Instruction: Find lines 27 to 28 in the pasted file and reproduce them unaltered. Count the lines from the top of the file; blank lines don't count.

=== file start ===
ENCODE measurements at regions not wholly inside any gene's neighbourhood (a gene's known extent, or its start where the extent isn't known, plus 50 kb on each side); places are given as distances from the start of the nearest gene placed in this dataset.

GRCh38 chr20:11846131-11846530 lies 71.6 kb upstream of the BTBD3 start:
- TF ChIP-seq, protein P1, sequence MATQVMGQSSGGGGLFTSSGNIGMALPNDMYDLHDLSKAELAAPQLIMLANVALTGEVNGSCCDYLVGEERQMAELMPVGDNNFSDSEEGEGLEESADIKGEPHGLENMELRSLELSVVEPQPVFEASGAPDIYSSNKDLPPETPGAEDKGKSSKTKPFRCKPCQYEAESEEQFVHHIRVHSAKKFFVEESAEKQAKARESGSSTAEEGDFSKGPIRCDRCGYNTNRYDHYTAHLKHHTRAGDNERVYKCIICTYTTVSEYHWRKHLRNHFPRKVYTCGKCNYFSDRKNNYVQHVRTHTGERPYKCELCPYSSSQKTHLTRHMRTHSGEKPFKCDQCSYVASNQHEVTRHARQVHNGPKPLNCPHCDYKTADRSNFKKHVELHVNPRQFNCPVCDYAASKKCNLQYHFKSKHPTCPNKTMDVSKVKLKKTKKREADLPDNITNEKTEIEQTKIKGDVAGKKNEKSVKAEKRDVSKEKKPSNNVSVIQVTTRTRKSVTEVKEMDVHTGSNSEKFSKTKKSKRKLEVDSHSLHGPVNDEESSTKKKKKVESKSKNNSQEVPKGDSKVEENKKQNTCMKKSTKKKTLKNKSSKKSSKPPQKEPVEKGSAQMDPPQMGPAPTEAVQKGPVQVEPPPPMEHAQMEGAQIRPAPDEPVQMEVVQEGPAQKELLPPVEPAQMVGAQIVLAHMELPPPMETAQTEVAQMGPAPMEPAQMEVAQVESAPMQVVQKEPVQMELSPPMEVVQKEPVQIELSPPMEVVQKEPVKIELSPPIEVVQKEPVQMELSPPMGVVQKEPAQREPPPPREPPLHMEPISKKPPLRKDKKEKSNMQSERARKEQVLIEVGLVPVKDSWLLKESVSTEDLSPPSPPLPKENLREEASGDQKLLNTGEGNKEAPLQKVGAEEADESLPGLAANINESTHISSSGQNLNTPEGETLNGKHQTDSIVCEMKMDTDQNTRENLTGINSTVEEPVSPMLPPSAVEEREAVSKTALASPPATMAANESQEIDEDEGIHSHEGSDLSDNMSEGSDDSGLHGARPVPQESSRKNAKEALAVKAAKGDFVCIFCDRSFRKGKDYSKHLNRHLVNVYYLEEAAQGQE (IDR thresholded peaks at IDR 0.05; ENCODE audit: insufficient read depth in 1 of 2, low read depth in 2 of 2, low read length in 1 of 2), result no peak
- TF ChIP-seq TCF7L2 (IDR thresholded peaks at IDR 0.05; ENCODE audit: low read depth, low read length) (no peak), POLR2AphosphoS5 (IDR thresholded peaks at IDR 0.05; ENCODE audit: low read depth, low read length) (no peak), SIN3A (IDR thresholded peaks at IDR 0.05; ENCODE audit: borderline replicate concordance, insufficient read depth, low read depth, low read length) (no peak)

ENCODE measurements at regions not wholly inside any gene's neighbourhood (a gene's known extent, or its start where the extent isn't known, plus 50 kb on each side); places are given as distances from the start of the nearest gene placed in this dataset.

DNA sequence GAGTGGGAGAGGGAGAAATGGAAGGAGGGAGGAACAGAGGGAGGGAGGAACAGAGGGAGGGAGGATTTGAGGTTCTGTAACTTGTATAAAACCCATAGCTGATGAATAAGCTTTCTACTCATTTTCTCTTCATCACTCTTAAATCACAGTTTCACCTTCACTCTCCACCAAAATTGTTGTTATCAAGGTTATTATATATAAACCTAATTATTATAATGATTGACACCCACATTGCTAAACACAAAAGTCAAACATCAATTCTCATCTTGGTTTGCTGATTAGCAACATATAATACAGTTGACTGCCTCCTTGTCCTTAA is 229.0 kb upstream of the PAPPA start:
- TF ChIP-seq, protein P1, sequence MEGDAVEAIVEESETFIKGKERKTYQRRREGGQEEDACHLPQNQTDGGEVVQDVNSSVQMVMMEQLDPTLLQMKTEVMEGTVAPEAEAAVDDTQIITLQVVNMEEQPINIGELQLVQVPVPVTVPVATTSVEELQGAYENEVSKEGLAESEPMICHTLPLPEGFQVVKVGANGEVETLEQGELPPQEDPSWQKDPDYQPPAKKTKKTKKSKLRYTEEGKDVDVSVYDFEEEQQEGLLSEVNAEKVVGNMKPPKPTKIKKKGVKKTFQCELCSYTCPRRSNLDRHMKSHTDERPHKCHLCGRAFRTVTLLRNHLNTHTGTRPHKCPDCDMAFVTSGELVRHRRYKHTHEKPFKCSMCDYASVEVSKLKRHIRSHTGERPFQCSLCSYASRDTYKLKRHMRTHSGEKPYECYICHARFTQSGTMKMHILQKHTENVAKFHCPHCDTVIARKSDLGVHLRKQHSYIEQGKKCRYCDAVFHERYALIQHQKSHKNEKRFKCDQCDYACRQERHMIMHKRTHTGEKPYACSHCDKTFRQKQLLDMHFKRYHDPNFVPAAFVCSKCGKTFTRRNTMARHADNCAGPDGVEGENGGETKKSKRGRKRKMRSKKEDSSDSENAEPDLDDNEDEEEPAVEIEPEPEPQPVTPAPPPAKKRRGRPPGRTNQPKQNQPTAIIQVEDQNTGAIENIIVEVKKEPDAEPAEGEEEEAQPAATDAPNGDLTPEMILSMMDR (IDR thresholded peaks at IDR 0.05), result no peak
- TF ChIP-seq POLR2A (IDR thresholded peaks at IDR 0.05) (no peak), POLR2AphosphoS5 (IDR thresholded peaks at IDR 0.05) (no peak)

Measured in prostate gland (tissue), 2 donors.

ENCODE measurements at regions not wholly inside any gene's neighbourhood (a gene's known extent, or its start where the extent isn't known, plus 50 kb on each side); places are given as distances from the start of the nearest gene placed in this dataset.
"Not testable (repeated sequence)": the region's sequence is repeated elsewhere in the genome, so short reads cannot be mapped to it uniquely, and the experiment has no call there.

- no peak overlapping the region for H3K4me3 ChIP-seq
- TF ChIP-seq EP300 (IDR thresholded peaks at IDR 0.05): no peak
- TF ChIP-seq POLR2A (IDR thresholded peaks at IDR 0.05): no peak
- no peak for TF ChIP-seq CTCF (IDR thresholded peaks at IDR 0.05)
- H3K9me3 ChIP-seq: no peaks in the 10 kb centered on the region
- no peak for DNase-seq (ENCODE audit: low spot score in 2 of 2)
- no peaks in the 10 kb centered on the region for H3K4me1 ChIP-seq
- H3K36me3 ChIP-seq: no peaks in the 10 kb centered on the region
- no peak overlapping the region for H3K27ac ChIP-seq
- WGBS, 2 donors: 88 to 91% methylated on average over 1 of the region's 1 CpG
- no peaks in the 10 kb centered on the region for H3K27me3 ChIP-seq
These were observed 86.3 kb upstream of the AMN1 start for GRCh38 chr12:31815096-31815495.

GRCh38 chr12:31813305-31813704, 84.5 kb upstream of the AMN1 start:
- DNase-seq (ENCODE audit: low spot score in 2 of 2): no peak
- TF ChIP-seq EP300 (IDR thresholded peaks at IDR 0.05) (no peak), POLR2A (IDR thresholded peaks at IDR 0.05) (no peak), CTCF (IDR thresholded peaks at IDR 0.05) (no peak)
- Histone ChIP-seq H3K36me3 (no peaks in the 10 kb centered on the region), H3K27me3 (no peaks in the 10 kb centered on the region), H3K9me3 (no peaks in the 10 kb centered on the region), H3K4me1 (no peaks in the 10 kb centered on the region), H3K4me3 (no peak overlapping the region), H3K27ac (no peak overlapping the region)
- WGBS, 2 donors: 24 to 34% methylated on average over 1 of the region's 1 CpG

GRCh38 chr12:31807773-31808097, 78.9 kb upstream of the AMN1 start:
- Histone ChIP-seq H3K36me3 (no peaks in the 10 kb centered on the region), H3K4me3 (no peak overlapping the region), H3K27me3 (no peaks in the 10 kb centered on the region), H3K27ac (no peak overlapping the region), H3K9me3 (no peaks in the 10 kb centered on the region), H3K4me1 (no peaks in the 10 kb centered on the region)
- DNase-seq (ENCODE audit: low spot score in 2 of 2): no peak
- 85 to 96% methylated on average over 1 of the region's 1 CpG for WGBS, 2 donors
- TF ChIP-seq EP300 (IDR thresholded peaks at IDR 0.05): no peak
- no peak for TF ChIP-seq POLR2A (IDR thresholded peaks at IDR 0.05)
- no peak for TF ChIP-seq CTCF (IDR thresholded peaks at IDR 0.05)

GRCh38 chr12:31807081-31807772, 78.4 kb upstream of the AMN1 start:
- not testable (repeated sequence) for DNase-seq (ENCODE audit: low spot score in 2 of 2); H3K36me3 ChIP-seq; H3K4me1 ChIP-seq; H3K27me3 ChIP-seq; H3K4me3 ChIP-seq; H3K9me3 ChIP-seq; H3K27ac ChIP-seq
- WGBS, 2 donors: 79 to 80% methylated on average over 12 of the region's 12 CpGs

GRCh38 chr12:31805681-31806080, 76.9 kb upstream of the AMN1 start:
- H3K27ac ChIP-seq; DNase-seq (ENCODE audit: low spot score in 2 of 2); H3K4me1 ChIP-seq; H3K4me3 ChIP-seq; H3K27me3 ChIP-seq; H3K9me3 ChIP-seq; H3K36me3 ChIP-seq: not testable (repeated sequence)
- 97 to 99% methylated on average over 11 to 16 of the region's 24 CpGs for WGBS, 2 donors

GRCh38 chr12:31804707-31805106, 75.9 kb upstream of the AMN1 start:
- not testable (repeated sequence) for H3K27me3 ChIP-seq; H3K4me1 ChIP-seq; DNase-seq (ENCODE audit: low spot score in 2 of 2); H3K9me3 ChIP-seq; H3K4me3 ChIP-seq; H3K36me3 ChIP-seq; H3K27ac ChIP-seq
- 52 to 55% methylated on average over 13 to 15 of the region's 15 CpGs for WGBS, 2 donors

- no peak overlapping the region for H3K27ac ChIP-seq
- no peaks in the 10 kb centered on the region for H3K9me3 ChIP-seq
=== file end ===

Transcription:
- Histone ChIP-seq H3K36me3 (no peaks in the 10 kb centered on the region), H3K27me3 (no peaks in the 10 kb centered on the region), H3K9me3 (no peaks in the 10 kb centered on the region), H3K4me1 (no peaks in the 10 kb centered on the region), H3K4me3 (no peak overlapping the region), H3K27ac (no peak overlapping the region)
- WGBS, 2 donors: 24 to 34% methylated on average over 1 of the region's 1 CpG